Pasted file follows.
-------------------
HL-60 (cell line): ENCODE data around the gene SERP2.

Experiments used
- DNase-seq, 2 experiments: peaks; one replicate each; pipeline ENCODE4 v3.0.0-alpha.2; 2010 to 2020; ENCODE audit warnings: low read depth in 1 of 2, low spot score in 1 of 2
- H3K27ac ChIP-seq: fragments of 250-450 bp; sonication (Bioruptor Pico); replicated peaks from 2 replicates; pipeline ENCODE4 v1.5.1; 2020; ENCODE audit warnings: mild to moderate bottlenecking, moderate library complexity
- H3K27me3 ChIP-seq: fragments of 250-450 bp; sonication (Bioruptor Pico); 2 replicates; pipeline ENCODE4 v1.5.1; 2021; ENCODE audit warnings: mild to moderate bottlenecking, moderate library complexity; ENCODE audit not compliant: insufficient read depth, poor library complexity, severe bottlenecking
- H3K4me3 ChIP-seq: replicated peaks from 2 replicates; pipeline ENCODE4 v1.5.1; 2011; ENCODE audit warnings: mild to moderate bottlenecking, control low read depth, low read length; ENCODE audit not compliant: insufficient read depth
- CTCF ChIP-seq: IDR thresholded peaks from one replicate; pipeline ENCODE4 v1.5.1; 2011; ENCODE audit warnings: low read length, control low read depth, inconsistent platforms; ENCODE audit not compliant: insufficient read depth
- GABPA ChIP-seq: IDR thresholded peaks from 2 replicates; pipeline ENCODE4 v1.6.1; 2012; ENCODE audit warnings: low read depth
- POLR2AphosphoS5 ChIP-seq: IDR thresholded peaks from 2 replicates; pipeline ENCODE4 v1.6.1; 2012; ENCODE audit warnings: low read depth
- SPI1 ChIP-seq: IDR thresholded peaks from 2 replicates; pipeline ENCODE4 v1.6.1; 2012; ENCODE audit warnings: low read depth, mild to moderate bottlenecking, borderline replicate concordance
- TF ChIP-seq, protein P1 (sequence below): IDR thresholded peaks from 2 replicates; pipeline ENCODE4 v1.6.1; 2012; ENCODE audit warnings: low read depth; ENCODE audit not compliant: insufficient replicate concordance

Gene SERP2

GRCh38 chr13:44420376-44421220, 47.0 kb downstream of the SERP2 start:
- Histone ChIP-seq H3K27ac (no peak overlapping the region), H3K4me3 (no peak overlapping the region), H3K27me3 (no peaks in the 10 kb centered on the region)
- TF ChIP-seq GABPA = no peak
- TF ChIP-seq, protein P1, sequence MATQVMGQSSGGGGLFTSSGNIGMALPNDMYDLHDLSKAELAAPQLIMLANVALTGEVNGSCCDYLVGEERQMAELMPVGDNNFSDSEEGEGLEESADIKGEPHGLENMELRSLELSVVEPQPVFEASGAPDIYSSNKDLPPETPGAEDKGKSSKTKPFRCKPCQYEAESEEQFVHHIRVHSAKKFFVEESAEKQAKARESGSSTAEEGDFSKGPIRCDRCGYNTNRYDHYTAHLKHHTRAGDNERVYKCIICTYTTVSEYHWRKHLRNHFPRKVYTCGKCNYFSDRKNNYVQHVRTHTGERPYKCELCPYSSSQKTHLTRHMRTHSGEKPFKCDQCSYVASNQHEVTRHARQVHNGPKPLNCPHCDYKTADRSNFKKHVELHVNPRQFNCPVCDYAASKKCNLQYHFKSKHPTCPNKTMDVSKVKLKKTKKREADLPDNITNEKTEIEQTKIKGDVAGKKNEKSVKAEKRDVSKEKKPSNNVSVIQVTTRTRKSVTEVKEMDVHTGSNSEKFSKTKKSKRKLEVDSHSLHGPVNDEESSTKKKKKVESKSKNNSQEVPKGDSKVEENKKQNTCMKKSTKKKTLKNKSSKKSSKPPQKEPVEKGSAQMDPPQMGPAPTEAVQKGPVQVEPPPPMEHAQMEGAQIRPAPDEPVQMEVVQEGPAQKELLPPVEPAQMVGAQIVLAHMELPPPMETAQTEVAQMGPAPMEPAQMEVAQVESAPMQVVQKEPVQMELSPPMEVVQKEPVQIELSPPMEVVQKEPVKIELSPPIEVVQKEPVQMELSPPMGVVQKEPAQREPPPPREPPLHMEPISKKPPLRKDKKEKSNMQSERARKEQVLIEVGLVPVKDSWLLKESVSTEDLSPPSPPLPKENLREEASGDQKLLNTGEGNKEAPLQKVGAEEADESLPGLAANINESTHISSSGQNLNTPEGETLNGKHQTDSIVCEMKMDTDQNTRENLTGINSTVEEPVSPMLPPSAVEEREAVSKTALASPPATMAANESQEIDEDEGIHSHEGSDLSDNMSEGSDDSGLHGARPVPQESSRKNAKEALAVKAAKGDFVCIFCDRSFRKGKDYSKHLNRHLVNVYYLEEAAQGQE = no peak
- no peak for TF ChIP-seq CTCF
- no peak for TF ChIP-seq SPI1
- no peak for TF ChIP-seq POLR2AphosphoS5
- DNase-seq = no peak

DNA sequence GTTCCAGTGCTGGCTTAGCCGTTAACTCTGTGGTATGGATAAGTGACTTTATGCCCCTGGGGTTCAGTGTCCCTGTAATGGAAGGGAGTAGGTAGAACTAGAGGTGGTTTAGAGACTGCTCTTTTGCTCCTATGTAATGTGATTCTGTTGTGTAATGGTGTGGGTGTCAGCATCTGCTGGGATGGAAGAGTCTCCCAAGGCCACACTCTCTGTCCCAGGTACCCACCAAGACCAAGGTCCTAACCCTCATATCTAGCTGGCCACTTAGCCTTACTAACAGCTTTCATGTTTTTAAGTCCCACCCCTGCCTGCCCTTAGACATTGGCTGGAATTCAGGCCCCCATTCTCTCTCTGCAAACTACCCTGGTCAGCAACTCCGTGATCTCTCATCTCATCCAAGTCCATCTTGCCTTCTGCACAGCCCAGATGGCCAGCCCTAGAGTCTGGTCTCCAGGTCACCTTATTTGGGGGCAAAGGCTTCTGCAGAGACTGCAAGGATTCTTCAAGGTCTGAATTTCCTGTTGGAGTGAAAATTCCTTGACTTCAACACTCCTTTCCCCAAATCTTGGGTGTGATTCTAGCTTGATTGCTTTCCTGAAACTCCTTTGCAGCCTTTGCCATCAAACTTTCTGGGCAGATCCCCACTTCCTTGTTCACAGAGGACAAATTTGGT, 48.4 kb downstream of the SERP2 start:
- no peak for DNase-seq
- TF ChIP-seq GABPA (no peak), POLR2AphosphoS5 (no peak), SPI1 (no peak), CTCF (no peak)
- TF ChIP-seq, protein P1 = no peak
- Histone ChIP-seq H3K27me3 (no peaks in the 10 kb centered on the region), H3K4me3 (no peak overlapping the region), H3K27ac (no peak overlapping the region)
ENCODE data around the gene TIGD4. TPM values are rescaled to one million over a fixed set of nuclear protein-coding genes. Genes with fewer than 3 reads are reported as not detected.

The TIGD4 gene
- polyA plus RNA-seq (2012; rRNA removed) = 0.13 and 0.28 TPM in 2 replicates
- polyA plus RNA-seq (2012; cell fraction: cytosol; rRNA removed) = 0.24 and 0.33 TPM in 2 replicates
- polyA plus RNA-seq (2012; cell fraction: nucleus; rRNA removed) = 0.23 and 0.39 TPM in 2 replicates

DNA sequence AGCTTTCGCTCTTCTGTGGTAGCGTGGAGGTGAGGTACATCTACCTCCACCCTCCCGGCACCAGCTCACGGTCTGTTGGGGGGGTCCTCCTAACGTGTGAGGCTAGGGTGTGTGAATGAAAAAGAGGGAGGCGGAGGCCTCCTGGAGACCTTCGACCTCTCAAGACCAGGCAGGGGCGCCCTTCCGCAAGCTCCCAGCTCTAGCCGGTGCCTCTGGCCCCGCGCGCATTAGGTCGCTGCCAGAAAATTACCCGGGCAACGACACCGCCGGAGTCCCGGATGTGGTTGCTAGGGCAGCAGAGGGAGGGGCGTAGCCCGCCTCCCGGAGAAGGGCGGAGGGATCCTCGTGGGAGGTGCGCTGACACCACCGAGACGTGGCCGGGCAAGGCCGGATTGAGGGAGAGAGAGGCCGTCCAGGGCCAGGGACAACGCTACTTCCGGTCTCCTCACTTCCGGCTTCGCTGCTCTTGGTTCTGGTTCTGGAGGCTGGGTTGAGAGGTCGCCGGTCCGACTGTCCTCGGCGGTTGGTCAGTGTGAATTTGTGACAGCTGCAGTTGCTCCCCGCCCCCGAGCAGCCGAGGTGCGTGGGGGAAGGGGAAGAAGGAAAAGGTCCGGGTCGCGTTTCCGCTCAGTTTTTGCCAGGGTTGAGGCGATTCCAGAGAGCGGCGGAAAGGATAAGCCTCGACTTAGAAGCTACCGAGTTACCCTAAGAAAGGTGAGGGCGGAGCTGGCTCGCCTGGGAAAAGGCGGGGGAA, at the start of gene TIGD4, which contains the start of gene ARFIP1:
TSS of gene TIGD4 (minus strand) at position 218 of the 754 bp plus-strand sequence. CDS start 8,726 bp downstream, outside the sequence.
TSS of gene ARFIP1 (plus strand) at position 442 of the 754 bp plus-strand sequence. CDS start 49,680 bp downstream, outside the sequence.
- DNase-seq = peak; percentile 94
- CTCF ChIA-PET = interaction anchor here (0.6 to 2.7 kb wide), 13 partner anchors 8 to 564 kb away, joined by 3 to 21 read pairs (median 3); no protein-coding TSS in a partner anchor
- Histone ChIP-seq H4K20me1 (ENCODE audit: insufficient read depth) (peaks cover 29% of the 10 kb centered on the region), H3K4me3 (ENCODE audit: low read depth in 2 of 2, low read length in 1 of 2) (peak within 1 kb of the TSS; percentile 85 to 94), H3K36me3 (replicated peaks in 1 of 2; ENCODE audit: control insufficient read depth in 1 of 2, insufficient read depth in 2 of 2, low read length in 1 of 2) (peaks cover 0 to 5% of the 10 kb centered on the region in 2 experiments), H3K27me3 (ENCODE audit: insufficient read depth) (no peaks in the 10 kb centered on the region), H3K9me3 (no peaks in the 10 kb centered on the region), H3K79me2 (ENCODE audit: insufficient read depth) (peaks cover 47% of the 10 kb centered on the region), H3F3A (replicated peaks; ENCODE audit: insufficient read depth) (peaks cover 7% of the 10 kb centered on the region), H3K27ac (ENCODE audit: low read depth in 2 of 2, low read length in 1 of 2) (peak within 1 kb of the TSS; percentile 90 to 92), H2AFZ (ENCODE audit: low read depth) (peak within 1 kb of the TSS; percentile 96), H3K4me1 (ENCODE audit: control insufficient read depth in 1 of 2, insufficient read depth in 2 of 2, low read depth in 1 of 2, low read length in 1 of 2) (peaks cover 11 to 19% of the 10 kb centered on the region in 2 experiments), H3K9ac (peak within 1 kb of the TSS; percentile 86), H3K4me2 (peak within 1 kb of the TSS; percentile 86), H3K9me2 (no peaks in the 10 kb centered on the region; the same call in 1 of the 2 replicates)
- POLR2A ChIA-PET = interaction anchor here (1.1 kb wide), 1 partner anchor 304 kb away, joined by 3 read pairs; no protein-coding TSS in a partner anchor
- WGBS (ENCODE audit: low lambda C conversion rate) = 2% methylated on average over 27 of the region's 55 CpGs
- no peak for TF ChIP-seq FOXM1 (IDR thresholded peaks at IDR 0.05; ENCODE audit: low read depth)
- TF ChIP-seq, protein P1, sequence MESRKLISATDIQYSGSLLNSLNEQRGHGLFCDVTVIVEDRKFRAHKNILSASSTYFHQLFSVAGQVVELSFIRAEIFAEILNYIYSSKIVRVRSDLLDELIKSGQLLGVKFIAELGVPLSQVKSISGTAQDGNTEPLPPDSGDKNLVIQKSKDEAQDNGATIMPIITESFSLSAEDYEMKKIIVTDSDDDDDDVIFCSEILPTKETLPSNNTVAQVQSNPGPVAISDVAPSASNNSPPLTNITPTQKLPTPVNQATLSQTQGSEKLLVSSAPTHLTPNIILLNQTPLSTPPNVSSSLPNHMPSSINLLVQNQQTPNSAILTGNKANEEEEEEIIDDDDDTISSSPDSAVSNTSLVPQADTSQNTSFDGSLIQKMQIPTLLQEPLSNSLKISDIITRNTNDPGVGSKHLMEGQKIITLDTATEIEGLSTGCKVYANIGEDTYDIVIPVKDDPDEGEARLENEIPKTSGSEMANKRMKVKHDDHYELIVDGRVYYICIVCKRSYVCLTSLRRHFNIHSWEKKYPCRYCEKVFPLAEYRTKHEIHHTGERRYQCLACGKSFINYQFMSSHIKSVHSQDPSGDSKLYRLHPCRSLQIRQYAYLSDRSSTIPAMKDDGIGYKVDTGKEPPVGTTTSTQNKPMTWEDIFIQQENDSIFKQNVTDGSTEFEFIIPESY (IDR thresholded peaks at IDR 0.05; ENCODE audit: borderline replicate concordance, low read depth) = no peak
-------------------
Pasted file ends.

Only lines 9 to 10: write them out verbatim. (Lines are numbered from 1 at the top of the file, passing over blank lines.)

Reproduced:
- POLR2AphosphoS5 ChIP-seq: IDR thresholded peaks from 2 replicates; pipeline ENCODE4 v1.6.1; 2012; ENCODE audit warnings: low read depth
- SPI1 ChIP-seq: IDR thresholded peaks from 2 replicates; pipeline ENCODE4 v1.6.1; 2012; ENCODE audit warnings: low read depth, mild to moderate bottlenecking, borderline replicate concordance